Creeping towards catastrophe

By David Hill

The writing is meticulous and utterly unshowy. The slumbrous, dour rhythms of country life and the mordant Aussie patois are just right.

Tom Keneally's narratives begin carefully rather than speedily. Photo / David Mariuz
Tom Keneally's narratives begin carefully rather than speedily. Photo / David Mariuz

Featherston, early 1943. In the nearby POW camp there's increasing friction between Japanese prisoners and Kiwi guards. For the former, captivity is a shame that can never be expunged. Their captors, aware of the brutal treatment meted out to Allied prisoners, show little sympathy or comprehension.
Violence flickers.

There are rumours of hidden weapons, assassination plots against New Zealand personnel. Work parties refuse to co-operate; guards are taunted and respond with bayonet "prickings". Suicide, self-harm and confrontations increase.
On the morning of February 25, prisoners charge the barbed wire. The guards open fire. Inside a minute, scores of Japanese lie dead or dying.

Eighteen months later, it happensagain in rural New South Wales. Hundreds of Japanese overwhelm and kill guards, breaking out into the surrounding countryside. In a few hours of bloodshed and during the manhunt which follows, more than 200 of them die.

This is the catastrophe towards which Keneally's's 30th work of fiction builds. We meet the town of Gawell, where no one locks their doors, farmworkers live in corrugated-iron shacks, kids stay four years at high school only if they want a bank job, and where a Sunday sermon condemns the moral turpitude of American films.

We meet the protagonists. Alice lives her "life of near-drudgery" as farm missus.
Her short-term husband is held by the Germans; the arrival as workhand of slim-hipped Italian prisoner Giancarlo points to an affair of positively domestic contentment.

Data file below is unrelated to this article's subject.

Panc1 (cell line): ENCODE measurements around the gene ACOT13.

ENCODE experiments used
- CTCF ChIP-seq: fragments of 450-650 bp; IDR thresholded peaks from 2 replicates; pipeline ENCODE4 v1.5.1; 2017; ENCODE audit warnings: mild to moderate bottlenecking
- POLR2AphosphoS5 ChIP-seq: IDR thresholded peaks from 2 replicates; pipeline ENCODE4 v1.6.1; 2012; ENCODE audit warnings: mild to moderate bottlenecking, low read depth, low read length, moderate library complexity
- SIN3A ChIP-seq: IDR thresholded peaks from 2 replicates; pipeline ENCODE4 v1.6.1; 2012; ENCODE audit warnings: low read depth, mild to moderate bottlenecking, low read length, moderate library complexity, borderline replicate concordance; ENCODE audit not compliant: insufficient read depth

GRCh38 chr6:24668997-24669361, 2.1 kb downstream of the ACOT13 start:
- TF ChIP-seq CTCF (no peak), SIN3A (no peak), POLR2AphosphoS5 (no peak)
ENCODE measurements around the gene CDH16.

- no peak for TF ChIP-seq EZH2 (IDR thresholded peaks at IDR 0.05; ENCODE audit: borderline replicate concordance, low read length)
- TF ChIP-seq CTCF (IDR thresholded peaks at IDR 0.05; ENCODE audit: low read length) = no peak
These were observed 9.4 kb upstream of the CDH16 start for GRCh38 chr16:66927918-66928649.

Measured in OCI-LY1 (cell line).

Then there's Tengo, an austere young pilot shot down by an enemy he knows are his inferiors, placed in a captivity he can't accept.

There's the Australian Major and radio serial writer; the female impersonator; the Senior Sergeant whose life will be shaped by sustained deceit.

They control or endure a complex of barbed-wire compounds that hold - in strict separation - Koreans, Taiwanese, Japanese and Italians. The last are increasingly tractable, especially after Mussolini falls. The second-to-last are marked by profound unease and incipient rebellion.

Like most of Keneally's narratives, the novel begins carefully rather than speedily. Physical and psychological landscapes are set out. Characters populate them.
Events shape, then start to surge.

We get the edgy manoeuvrings between regular soldiers and "citizen warriors". The confused existence of Japanese POWs filling their time with tiny acts of sabotage (breaking toothbrushes, wearing out safety razors on concrete walls), reconciled to being shot by the garrison when Japan invades the Australian mainland, as it surely will. The volatile factions among Italians, who come to blows over songs.

Misunderstandings multiply. Intentions harden or disintegrate. Events accelerate towards a sustained and shocking sequence as howling Japanese prisoners attack the perimeter, hurling themselves on to barbed wire as ladders for their comrades; pausing to slit the throats of fallen friends as etiquette demands; charging machine guns with cudgels and knives made from tin lids, begging to be killed if they're wounded.

The writing is meticulous and utterly unshowy. The slumbrous, dour rhythms of country life and the mordant Aussie patois are just right. Individual relationships, homicidal or homely, counterpoint the public moments of tumult and fanaticism. It's a story that gathers momentum like a landslide.

And, as usual with Keneally, it's rich with meditations on human failings and yearnings.

Shame and the Captives by Tom Keneally (Vintage $39.99)

- NZ Herald

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